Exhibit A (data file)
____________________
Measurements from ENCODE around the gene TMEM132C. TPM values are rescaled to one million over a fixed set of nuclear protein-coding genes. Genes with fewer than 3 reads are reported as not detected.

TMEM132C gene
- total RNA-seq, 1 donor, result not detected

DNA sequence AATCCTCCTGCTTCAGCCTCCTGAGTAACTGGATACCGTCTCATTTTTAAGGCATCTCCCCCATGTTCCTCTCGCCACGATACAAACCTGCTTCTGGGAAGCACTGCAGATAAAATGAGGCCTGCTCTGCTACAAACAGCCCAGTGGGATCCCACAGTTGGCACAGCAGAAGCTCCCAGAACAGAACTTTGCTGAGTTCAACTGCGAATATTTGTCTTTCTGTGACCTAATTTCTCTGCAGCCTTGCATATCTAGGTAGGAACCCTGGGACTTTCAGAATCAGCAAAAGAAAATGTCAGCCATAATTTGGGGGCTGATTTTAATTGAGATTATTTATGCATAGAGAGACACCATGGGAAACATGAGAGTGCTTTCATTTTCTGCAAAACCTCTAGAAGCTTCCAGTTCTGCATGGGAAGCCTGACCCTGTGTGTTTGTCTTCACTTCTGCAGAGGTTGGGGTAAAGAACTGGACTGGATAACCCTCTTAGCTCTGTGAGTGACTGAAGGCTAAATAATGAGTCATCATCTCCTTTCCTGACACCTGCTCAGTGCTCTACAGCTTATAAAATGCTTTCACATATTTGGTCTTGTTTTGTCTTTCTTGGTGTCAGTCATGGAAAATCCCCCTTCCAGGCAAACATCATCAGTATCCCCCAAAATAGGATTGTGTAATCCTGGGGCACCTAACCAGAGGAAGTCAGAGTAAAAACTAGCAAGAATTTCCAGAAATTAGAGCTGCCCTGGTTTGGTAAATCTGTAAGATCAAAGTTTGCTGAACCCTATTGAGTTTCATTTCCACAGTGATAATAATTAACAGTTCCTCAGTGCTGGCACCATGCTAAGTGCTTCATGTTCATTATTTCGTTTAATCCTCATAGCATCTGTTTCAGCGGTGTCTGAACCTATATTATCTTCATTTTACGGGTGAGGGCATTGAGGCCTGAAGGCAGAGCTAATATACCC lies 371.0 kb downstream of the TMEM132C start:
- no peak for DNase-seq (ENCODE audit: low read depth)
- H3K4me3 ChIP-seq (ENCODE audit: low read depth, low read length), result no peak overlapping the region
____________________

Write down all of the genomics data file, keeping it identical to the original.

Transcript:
Measurements from ENCODE around the gene TMEM132C. TPM values are rescaled to one million over a fixed set of nuclear protein-coding genes. Genes with fewer than 3 reads are reported as not detected.

TMEM132C gene
- total RNA-seq, 1 donor, result not detected

DNA sequence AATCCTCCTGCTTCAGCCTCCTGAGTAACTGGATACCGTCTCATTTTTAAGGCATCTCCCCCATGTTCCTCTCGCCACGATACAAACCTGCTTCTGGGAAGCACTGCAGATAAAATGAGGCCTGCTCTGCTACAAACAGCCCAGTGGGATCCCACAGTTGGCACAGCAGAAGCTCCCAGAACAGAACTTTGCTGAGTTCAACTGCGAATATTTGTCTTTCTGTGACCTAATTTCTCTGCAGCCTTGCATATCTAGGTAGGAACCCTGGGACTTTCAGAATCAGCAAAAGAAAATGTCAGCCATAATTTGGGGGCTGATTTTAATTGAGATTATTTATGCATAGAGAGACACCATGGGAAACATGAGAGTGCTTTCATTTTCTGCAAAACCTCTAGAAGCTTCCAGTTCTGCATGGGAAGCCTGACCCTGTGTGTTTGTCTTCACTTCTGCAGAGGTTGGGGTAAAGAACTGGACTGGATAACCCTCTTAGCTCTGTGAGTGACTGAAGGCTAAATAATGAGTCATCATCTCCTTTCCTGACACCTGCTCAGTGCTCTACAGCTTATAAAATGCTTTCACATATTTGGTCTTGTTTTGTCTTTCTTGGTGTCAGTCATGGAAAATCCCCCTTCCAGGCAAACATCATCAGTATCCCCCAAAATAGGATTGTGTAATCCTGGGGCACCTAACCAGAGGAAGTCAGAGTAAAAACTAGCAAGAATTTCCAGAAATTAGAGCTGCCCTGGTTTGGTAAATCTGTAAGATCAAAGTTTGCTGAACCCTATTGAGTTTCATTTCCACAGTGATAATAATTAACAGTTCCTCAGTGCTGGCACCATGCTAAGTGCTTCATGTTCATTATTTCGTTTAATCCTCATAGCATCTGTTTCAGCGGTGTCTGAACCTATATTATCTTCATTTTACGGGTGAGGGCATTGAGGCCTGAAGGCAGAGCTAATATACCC lies 371.0 kb downstream of the TMEM132C start:
- no peak for DNase-seq (ENCODE audit: low read depth)
- H3K4me3 ChIP-seq (ENCODE audit: low read depth, low read length), result no peak overlapping the region